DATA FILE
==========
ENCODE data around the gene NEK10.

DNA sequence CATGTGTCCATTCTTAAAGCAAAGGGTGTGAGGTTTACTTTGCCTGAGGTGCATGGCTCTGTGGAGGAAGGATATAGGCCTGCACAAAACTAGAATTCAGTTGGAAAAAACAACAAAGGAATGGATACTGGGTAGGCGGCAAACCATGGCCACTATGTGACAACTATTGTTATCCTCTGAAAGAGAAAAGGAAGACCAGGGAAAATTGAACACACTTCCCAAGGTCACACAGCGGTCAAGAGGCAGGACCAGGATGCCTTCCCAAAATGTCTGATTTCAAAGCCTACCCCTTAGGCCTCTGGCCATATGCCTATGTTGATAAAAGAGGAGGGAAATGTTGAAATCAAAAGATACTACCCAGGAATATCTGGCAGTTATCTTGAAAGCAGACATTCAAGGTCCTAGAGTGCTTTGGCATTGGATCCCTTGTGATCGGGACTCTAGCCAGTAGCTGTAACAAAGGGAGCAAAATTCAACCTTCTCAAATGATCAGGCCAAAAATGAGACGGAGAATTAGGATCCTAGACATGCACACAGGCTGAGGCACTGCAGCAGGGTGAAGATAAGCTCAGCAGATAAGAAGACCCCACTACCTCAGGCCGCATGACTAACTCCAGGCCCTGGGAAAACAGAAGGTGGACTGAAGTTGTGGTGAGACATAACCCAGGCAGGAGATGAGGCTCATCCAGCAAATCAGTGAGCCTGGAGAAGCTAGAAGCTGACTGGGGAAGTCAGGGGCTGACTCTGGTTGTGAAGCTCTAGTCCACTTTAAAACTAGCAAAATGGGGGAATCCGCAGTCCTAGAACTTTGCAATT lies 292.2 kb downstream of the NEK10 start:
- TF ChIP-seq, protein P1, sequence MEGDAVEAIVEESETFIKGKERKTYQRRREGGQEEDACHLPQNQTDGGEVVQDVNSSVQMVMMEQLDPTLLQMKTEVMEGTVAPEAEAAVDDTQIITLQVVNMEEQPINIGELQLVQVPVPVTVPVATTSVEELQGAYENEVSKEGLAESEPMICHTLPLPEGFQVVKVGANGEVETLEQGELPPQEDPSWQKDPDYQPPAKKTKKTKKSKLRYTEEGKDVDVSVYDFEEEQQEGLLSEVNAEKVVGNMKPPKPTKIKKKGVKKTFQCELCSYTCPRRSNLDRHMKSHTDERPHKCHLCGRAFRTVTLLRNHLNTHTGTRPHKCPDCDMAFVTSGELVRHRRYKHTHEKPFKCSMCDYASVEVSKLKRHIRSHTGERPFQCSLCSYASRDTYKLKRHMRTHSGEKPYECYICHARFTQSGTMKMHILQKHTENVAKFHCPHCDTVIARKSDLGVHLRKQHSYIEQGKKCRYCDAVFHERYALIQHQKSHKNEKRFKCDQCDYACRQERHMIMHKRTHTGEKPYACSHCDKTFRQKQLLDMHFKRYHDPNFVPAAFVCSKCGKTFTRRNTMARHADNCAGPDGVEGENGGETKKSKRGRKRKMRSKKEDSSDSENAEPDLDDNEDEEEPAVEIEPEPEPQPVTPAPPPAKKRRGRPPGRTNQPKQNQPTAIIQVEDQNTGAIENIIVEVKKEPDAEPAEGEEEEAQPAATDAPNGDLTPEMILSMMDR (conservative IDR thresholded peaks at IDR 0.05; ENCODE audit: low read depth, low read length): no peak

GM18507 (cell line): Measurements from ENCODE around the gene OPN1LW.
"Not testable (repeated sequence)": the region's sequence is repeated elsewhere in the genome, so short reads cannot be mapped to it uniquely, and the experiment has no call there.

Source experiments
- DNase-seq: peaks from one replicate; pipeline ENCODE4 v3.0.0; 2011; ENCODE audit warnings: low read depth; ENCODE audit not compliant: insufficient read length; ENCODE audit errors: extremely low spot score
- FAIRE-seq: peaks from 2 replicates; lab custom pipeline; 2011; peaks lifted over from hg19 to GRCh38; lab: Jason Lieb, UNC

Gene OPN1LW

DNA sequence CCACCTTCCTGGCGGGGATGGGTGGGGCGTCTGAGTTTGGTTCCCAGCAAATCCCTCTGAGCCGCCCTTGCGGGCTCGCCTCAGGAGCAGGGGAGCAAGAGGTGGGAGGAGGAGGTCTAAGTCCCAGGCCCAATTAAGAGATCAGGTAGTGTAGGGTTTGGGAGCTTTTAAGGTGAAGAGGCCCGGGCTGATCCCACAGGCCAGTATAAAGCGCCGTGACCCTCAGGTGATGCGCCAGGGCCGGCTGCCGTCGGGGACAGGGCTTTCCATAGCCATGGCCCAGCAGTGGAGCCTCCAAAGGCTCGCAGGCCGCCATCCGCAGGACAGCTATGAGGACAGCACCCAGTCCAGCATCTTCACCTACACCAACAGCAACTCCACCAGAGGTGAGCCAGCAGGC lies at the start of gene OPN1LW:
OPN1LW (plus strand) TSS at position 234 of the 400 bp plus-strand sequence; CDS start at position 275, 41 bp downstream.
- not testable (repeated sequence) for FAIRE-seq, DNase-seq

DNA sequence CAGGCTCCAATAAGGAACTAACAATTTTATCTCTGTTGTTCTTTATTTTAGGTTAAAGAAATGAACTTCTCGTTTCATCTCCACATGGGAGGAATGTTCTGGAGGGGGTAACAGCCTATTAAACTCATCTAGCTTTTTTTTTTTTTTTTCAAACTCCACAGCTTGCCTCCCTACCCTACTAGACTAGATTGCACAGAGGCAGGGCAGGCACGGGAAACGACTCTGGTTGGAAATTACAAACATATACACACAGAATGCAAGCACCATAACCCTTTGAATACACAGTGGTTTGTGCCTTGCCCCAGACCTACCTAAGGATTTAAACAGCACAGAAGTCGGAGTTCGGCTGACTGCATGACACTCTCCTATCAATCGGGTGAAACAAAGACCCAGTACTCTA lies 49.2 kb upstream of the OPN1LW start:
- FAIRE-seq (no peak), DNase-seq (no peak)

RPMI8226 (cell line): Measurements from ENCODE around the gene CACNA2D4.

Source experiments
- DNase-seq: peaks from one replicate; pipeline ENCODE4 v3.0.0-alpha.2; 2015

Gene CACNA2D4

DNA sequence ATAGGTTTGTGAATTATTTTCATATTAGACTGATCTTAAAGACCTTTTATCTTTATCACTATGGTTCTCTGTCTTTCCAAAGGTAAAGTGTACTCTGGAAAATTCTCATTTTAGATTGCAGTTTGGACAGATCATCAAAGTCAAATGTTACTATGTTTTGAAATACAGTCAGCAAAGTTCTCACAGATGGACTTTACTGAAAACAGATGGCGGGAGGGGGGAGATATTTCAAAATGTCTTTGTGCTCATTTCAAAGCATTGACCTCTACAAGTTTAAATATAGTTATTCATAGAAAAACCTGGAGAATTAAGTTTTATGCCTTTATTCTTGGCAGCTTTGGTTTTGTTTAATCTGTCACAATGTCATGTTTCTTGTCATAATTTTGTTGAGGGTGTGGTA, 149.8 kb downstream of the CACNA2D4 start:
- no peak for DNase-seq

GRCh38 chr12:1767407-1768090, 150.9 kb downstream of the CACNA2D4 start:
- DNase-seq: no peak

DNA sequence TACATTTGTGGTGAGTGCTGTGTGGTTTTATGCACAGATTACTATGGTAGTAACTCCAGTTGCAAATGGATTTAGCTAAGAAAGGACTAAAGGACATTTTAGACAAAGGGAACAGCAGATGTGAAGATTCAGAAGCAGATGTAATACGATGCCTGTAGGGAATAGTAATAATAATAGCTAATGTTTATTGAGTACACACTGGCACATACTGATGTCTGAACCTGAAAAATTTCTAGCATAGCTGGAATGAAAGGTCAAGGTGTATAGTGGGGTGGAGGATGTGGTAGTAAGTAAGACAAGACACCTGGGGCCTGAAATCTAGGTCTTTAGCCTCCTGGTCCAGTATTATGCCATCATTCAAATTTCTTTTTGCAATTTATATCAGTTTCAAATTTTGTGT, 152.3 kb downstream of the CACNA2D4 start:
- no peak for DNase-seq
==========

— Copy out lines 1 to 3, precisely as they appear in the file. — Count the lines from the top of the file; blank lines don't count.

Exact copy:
ENCODE data around the gene NEK10.

DNA sequence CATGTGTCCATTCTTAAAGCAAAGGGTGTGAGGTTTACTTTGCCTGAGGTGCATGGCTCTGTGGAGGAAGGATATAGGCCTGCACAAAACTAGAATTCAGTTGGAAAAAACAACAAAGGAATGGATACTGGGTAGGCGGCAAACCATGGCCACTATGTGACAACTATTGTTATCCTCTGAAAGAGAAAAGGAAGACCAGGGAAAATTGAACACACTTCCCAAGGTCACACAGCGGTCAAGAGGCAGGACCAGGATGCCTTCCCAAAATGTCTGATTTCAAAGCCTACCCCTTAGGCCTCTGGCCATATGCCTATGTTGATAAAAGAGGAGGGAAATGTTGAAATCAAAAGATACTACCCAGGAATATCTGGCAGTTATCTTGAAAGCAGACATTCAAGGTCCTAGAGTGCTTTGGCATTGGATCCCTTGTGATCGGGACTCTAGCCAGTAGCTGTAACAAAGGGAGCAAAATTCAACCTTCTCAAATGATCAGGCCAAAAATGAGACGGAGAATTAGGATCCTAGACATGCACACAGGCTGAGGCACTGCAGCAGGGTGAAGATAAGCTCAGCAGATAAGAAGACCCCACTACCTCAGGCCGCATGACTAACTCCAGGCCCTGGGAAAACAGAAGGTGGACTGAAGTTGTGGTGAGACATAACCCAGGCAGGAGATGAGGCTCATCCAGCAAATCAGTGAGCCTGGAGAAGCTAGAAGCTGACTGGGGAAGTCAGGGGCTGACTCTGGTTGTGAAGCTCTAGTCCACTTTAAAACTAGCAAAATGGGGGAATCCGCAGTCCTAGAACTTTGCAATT lies 292.2 kb downstream of the NEK10 start:
- TF ChIP-seq, protein P1, sequence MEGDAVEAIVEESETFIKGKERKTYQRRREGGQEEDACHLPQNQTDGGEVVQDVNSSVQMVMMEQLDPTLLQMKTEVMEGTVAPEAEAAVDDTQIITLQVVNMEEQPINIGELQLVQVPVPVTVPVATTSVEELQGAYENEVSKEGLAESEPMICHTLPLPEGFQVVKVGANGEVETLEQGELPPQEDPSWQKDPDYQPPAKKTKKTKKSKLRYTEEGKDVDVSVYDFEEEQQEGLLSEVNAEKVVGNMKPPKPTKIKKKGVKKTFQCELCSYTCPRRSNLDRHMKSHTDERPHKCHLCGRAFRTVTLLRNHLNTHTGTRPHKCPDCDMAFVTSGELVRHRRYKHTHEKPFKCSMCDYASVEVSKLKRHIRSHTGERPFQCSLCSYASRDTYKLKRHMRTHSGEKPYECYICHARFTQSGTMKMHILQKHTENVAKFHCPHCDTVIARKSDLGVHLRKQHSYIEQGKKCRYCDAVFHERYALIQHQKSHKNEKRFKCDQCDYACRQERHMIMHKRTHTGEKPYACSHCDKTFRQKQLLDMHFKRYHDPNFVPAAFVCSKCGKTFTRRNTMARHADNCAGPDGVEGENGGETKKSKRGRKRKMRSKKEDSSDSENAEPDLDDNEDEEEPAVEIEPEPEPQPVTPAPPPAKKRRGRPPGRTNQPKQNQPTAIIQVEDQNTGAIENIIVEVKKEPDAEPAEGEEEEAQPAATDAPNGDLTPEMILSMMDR (conservative IDR thresholded peaks at IDR 0.05; ENCODE audit: low read depth, low read length): no peak